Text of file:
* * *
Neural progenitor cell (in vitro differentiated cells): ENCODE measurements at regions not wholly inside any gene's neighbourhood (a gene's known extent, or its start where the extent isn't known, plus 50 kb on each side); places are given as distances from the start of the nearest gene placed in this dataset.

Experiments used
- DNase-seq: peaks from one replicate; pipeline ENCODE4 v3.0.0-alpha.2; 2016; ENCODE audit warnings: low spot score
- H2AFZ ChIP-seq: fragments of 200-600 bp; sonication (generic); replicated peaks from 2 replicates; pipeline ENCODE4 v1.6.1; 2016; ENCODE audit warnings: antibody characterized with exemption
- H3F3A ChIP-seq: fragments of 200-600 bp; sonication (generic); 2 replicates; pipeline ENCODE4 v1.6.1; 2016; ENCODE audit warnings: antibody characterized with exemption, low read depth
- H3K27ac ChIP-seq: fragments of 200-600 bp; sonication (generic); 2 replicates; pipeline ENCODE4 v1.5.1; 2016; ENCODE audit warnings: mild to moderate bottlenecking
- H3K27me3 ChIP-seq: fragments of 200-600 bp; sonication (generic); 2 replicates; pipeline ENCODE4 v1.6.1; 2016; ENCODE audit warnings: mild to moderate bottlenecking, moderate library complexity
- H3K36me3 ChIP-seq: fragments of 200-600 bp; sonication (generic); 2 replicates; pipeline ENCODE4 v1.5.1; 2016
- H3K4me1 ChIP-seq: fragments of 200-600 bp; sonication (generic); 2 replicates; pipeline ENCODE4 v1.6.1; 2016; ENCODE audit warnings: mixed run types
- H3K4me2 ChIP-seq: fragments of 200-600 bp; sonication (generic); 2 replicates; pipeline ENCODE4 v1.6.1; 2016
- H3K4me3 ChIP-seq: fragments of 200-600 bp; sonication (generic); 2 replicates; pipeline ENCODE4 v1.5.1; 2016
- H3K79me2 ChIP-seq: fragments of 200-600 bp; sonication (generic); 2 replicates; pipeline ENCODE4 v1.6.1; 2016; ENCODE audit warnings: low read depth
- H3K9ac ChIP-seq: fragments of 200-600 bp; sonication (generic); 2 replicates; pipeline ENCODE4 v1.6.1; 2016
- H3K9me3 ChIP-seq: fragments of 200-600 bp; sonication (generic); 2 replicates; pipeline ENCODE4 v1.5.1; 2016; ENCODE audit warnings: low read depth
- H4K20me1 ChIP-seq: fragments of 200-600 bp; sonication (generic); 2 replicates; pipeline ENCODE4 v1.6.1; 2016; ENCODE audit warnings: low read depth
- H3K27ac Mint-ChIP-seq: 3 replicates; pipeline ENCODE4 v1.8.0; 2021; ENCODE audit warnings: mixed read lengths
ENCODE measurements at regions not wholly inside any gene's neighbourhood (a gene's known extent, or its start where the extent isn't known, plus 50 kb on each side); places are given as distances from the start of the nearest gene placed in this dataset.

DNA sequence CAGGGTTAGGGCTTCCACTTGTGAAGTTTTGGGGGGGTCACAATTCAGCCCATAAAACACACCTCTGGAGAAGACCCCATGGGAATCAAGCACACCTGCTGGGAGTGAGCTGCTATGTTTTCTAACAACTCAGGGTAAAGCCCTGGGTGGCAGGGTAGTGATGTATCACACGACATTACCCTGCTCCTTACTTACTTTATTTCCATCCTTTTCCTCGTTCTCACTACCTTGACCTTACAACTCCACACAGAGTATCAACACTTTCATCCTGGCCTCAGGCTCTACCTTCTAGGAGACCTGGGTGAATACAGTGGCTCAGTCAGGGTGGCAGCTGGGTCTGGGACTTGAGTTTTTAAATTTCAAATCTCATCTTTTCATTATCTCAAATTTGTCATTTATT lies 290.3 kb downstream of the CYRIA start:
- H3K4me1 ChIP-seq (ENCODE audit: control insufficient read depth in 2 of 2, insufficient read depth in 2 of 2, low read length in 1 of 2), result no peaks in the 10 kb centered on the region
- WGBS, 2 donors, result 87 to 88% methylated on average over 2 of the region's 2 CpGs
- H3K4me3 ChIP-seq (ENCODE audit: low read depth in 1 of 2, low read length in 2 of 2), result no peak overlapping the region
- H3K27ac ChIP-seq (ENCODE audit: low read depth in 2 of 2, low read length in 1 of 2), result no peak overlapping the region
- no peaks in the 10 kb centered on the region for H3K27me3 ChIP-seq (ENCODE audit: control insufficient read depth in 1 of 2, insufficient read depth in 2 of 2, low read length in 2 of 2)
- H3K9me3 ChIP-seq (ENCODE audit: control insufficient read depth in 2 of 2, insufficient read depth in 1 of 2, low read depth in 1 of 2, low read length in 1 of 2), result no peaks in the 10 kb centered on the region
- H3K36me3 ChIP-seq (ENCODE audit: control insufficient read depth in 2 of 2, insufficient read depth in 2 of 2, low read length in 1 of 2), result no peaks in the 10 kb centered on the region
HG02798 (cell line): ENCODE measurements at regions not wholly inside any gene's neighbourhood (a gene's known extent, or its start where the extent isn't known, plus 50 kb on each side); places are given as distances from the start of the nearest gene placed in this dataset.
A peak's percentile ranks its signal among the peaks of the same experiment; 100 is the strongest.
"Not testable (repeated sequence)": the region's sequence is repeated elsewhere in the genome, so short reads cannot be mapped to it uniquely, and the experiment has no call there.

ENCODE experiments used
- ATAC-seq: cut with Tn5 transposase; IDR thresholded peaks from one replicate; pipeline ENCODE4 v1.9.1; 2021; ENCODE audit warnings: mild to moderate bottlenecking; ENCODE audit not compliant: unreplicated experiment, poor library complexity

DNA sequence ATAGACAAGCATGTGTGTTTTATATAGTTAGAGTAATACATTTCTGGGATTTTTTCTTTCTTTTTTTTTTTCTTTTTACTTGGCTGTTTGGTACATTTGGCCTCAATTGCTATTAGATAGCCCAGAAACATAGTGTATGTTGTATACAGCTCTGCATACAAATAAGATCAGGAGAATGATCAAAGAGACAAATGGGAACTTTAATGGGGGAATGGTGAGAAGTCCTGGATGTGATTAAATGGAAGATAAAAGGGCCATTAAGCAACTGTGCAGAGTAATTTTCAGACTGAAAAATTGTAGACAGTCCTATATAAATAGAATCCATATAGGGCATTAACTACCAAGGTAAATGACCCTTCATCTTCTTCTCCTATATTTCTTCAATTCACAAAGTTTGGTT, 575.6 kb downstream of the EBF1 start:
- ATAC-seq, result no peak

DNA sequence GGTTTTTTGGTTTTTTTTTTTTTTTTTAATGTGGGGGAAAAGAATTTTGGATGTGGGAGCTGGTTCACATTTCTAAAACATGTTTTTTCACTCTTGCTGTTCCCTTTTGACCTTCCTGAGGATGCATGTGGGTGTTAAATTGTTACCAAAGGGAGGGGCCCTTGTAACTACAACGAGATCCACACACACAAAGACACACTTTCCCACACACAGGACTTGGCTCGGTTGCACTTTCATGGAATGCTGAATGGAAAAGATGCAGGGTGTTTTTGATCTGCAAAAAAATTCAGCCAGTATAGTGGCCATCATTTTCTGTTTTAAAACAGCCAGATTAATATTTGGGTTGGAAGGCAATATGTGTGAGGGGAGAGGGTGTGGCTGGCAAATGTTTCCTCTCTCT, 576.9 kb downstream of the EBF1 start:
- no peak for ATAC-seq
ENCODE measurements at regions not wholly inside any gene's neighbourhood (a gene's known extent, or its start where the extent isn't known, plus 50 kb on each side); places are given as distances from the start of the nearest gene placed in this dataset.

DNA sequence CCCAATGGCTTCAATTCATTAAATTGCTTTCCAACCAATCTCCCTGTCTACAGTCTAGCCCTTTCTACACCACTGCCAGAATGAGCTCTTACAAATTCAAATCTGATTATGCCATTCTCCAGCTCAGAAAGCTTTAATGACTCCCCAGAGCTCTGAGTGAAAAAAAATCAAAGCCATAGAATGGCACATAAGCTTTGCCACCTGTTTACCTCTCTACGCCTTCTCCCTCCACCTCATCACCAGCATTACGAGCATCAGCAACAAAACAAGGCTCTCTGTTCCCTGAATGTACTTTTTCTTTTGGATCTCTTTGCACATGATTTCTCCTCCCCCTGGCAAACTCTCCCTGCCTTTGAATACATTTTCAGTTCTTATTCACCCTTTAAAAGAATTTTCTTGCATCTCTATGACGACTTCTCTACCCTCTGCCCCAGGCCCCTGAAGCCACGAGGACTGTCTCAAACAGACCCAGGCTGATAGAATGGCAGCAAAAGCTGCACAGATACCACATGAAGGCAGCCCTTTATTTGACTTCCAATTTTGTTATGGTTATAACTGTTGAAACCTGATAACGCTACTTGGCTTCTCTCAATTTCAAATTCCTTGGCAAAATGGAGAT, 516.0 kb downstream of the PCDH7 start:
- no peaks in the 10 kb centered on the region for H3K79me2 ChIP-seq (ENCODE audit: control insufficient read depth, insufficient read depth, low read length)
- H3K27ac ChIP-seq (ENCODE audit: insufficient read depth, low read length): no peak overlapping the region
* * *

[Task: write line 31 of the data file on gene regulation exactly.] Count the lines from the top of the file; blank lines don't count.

DNA sequence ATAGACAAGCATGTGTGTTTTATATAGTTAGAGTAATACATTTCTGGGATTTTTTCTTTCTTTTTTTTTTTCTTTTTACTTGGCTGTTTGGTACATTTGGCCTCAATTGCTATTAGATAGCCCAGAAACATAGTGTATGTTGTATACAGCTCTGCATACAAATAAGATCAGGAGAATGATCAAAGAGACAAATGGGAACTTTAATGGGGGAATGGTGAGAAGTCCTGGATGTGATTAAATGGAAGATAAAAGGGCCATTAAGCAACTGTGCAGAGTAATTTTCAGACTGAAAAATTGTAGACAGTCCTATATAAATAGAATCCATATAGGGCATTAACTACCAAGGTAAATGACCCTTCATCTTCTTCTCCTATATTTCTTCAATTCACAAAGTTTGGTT, 575.6 kb downstream of the EBF1 start: